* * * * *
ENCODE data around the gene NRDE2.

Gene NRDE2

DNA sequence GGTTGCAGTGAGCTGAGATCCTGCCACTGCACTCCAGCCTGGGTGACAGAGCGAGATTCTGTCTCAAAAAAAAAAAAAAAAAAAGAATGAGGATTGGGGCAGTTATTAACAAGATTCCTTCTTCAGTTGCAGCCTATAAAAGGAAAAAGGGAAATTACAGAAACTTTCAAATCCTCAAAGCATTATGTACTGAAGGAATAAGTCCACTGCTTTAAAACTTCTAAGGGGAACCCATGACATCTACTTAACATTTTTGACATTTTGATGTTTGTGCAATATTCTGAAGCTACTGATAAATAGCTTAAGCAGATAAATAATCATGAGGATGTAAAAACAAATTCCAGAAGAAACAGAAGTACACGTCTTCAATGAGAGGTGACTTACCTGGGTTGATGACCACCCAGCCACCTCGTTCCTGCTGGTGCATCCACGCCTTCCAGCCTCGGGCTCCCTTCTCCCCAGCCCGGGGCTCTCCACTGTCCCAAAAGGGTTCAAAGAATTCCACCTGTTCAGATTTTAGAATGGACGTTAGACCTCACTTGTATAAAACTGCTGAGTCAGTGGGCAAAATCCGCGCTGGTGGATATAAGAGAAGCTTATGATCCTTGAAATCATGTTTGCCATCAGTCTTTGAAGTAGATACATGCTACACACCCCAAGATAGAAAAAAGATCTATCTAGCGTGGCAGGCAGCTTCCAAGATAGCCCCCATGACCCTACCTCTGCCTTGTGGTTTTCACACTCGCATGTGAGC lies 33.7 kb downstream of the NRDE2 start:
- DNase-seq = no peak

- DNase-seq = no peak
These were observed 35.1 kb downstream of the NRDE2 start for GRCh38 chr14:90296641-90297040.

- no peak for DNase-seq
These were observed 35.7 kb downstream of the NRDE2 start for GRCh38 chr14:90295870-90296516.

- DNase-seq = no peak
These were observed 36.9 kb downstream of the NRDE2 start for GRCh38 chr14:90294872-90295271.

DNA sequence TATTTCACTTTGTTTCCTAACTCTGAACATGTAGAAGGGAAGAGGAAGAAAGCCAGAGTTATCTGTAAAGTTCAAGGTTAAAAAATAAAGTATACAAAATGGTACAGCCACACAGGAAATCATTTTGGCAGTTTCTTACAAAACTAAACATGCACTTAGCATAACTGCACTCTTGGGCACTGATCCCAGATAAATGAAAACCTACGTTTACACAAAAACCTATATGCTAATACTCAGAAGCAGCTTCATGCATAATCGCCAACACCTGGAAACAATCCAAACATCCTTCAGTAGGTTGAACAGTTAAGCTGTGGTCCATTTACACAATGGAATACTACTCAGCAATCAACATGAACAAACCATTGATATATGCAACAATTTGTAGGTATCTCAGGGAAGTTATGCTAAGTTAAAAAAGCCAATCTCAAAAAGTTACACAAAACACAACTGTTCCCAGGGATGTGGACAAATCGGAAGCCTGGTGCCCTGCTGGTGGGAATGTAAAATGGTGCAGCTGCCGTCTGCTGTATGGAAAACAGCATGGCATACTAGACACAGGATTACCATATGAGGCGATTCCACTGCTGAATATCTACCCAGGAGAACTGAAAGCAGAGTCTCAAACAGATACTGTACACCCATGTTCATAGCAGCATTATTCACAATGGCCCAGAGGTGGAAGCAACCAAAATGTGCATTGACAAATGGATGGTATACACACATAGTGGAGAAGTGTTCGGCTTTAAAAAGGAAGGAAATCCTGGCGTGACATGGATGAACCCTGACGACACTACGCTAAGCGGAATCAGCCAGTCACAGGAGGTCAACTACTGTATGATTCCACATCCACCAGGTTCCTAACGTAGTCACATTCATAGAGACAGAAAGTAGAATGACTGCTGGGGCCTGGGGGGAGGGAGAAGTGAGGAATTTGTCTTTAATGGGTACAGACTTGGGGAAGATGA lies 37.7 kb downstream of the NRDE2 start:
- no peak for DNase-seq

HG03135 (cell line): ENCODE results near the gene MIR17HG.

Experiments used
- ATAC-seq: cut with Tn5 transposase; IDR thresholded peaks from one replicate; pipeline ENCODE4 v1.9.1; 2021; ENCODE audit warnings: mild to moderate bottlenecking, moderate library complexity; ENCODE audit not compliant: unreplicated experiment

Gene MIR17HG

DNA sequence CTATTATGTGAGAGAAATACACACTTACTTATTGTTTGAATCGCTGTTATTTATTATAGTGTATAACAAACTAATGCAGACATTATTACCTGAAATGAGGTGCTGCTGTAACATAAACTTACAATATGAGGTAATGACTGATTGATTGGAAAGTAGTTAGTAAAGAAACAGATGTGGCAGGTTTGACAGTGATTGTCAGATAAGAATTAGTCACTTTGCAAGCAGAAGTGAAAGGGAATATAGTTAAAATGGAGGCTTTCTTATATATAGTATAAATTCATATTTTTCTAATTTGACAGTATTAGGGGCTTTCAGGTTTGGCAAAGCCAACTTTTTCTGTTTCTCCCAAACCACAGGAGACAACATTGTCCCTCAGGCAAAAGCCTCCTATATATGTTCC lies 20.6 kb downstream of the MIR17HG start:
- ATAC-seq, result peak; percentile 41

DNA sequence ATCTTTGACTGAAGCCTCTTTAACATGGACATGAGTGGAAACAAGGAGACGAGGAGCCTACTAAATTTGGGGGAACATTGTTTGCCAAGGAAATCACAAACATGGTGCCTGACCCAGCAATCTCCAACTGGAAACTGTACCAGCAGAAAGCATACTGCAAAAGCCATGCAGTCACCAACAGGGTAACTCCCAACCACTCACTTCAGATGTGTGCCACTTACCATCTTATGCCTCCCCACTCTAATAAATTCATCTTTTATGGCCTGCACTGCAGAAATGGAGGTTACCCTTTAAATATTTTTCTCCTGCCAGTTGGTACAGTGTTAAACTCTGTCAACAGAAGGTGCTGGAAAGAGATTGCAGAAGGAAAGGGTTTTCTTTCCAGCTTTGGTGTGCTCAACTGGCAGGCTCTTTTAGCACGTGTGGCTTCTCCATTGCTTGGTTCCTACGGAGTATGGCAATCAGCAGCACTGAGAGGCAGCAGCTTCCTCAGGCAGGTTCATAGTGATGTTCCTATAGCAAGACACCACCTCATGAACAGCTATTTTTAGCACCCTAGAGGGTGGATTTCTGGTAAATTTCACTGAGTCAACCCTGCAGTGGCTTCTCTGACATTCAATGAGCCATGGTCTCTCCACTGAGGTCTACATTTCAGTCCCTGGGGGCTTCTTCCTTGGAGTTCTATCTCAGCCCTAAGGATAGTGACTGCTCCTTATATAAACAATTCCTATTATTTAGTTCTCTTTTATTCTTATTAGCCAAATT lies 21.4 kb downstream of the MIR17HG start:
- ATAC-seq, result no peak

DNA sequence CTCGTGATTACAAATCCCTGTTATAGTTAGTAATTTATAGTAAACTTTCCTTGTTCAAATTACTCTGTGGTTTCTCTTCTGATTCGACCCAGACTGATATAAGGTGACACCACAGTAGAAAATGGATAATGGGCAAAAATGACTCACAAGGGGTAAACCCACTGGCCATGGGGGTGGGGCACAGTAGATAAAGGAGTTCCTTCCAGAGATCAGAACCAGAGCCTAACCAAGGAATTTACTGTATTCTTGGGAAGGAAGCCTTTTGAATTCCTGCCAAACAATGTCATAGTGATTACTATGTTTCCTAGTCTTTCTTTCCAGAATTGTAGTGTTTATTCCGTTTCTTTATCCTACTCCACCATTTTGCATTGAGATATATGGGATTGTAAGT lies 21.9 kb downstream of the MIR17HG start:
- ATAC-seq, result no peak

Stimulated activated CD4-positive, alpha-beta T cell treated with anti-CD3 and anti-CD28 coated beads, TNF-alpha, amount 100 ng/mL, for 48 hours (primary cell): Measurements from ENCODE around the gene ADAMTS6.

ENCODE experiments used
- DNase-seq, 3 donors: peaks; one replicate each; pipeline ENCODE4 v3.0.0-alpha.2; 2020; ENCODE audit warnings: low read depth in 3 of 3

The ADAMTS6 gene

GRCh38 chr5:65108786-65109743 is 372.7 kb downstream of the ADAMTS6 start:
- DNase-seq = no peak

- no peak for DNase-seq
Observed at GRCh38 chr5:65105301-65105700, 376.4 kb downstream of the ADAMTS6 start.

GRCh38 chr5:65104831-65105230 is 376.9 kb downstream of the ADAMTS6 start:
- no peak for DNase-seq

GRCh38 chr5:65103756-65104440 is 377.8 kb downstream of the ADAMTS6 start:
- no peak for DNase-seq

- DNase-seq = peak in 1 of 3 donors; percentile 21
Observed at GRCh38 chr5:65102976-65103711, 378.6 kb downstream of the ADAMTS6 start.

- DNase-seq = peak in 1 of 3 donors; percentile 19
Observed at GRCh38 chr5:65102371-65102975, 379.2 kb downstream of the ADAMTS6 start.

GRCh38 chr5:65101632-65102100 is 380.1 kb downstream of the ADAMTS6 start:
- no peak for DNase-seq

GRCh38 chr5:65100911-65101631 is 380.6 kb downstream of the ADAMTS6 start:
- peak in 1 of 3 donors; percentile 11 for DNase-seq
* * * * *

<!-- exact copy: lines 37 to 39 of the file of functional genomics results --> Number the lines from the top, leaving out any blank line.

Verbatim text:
- DNase-seq = peak in 1 of 3 donors; percentile 19
Observed at GRCh38 chr5:65102371-65102975, 379.2 kb downstream of the ADAMTS6 start.

GRCh38 chr5:65101632-65102100 is 380.1 kb downstream of the ADAMTS6 start: